As you can see, the work that Titleist has done, both on the aerodynamics and on the design of the face, has boosted the speed on offer. With the TSR2, I was particularly impressed with the 4 and 3mph additional ball speed. For a head that looks so generous in size behind the ball, it is impressively rapid. 

I was quite pleased to see the performance of my old 917 D2 hadn’t fallen away completely but the TSR2 was faster and it was also very consistent. Of all the shots I hit on the launch monitor, only two spun over 3000 rpm and those were the only two shots that failed to reach a total distance of 300 yards.  

Titleist TSR2 driver Testing range

Neil Testing the new TSR2 driver

(Image credit: Future)

Consistency is actually the key point to the performance gain here and for many golfers will make the TSR2 the best Titleist driver. Yes, many golfers will see a jump in speed but with the TSR2 in particular, it was the all round playability of the head that impressed me most (and meant that I veered more towards this than the TSR3 during my fitting). During my on course testing, I struck the ball fairly poorly. This included the drive shown on my Arccos hole map below which came right off the bottom of the club. That this ran out to over 300 yards (admittedly on a fairly firm fairway) was really impressive.

Titleist TSR2 Arccos data

(Image credit: Future)

As you would expect from a premium brand that is providing drivers to many of the world’s best golfers, there is a lot to like about the performance of the Titleist TSR2. In particular, it was the combination of user-friendly playability and classic, aspirational looks that really struck me. The TSR2 might come with a promise of extra distance but it is the overall benefit of greater consistency that could make the biggest difference.

Neil Tappin
Digital Editor

In his current role, Neil is responsible for testing drivers and golf balls. Having been a part of the Golf Monthly team for over 15 years and playing off a handicap of 3, he has the experience to compare performance between models, brands and generations. For 2022 he thinks the main trend in drivers is: "In a word, consistency. Whilst all the brands are talking about ball speed (and the new drivers are certainly long), my biggest finding has been how much more consistent the ball flights are. Mishits don't seem to be causing the same level of drop-off or increase in the spin numbers. This means that more shots seem to be flying the way you want them to!" As far as golf balls are concerned the biggest development is in the, "three piece, non-Tour, urethane-covered section. For regular golfers, these models offer superb performance at both ends of the bag without denting your wallet quite as much as the premium Tour-played options."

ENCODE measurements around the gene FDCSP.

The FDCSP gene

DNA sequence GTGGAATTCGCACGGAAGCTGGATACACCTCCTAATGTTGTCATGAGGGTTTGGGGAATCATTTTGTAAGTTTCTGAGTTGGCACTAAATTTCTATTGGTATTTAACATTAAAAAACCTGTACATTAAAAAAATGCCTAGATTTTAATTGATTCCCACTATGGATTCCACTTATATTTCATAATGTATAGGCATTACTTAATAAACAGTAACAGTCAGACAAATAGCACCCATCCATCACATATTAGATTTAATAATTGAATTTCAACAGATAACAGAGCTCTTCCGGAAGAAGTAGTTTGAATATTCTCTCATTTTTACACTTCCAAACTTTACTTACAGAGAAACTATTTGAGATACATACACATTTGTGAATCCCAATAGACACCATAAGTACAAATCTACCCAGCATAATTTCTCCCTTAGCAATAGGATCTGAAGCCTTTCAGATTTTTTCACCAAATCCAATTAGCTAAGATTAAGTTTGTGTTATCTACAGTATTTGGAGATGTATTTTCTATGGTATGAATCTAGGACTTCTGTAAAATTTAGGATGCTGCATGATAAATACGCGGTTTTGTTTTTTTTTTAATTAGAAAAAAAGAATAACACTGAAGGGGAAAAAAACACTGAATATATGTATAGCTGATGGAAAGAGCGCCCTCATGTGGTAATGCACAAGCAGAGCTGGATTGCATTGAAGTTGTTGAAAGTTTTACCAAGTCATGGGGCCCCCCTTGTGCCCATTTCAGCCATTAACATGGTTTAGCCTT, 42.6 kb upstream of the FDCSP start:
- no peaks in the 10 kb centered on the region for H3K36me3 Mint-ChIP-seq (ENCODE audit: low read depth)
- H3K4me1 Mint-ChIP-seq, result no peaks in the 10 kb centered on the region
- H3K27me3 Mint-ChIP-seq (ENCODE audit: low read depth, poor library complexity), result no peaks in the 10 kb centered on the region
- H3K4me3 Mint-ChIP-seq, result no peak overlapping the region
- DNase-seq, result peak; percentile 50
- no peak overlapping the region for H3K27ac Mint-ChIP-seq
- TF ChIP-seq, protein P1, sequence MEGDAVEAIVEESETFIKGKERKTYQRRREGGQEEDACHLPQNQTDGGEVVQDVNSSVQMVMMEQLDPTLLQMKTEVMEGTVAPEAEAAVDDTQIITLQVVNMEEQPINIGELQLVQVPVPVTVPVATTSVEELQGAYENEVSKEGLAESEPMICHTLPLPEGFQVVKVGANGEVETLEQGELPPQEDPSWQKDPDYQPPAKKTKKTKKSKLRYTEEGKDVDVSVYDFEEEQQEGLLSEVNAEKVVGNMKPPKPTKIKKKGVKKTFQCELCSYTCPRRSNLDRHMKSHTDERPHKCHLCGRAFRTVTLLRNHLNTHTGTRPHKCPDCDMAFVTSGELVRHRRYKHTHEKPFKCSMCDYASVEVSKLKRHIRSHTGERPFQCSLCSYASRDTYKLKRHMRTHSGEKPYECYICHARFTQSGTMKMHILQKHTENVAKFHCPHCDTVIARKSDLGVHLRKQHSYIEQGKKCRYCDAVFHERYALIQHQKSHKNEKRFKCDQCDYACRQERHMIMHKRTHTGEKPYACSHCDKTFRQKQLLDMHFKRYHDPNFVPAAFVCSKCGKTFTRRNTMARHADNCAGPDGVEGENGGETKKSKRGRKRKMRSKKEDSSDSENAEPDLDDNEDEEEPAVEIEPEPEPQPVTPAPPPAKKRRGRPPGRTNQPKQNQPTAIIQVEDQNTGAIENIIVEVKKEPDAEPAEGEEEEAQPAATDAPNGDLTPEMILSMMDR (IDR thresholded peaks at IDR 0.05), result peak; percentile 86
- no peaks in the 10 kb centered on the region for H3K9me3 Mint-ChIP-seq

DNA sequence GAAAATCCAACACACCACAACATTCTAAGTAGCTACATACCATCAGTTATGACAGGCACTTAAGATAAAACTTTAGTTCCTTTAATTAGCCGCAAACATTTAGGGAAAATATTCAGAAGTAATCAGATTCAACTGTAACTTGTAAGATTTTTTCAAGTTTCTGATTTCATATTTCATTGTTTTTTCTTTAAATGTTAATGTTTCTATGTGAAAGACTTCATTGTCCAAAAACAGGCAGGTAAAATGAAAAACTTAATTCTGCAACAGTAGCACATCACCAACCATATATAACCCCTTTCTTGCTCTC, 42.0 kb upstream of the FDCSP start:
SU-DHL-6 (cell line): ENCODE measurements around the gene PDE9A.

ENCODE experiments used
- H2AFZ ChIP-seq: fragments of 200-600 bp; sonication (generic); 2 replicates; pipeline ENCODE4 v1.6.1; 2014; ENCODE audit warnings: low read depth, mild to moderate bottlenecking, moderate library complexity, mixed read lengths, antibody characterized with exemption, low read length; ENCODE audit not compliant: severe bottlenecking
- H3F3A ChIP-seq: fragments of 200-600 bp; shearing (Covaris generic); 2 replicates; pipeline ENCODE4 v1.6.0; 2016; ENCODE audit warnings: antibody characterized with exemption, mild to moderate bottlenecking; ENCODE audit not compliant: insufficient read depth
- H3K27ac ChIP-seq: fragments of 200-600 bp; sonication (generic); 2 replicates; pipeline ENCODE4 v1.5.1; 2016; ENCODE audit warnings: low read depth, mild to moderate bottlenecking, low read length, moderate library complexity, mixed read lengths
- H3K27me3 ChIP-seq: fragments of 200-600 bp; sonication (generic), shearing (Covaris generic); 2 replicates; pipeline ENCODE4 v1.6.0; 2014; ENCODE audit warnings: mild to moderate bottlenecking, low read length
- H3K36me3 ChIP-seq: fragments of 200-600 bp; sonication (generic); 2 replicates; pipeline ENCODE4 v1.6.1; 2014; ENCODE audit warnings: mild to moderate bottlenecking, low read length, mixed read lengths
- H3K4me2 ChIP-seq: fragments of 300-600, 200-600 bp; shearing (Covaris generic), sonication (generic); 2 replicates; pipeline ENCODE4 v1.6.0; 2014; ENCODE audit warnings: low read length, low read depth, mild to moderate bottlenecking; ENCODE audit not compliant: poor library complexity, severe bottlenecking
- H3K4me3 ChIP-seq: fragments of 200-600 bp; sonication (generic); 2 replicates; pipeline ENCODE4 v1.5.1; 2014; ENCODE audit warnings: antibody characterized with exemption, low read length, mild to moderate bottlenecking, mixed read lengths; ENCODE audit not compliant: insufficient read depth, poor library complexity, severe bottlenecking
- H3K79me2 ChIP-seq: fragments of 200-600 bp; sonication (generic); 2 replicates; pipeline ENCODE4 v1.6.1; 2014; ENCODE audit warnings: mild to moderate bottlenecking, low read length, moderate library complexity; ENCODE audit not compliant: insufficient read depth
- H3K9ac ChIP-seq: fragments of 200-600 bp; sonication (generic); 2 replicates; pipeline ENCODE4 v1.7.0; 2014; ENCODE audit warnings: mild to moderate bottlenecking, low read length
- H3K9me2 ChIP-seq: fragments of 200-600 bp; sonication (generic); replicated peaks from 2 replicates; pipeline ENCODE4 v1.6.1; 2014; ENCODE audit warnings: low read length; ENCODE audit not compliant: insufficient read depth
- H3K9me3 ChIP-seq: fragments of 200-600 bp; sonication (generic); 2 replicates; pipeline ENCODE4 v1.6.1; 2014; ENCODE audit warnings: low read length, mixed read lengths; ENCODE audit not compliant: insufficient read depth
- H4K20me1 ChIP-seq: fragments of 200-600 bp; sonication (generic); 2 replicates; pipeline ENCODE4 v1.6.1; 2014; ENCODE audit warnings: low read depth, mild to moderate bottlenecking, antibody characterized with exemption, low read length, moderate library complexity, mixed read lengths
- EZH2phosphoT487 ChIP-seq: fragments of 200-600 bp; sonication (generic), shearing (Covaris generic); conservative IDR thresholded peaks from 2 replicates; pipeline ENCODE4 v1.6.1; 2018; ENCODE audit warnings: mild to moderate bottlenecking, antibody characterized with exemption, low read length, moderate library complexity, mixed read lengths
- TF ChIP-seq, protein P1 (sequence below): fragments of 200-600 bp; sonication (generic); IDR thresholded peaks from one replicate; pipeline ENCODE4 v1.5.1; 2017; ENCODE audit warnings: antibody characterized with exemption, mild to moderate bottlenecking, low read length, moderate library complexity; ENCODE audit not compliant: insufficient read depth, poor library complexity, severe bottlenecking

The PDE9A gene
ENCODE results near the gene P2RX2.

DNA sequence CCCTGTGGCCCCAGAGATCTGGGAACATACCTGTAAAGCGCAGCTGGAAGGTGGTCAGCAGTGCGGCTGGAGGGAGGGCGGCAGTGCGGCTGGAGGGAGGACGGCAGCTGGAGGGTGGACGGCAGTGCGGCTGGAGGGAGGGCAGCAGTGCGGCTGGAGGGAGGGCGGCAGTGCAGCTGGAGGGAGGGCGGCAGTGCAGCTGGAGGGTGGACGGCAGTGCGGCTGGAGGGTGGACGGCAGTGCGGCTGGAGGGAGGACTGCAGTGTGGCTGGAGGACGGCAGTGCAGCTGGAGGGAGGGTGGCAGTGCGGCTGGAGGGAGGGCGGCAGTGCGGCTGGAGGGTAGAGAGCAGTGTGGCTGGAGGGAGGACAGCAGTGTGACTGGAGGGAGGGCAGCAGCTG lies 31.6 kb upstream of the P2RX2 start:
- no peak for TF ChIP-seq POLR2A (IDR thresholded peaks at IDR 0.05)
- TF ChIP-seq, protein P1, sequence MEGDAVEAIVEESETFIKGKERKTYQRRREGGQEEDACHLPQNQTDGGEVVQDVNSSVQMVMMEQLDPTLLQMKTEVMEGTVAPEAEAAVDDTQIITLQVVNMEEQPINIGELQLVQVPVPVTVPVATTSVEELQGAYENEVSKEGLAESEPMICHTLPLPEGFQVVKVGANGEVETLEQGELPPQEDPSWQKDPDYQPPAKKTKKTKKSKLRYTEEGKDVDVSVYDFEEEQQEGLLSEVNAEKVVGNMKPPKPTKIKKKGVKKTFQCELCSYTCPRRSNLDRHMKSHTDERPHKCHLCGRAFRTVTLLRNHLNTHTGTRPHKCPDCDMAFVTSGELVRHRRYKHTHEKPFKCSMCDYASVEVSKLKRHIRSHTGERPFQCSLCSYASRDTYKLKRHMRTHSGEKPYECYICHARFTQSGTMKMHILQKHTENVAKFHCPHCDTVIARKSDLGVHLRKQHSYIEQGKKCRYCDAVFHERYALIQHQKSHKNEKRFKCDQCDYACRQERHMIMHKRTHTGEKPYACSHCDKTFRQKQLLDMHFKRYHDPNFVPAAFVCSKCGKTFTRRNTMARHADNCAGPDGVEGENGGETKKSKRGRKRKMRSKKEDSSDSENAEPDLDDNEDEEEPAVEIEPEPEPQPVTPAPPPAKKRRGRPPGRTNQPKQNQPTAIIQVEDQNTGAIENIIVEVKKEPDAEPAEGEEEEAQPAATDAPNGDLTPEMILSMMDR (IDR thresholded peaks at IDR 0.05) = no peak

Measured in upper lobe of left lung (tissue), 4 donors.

Originally working with the best coaches in the UK to produce instruction content, he is now the brand's Digital Editor and covers everything from Tour player interviews to gear reviews. In his time at Golf Monthly, he has covered equipment launches that date back well over a decade. He clearly remembers the launch of the Callaway and Nike square drivers as well as the white TaylorMade driver families, such as the RocketBallz! If you take a look at the Golf Monthly YouTube channel, you'll see his equipment videos dating back over a decade! He has also conducted 'What's In The Bag' interviews with many of the game's best players like Rory McIlroy, Dustin Johnson and Jon Rahm. Over the years, Neil has tested a vast array of products in each category and at drastically different price-points. 

Neil is currently playing: Driver: TaylorMade Stealth Plus Fairway Wood: Titleist TSi2 Hybrid: Titleist TS3 Irons (4-9): Mizuno JPX 919 Forged Wedges: Titleist Vokey SM7 46˚, 50˚, 54˚, 60˚ Putter: Odyssey Triple Track Ten Ball: Titleist Pro V1X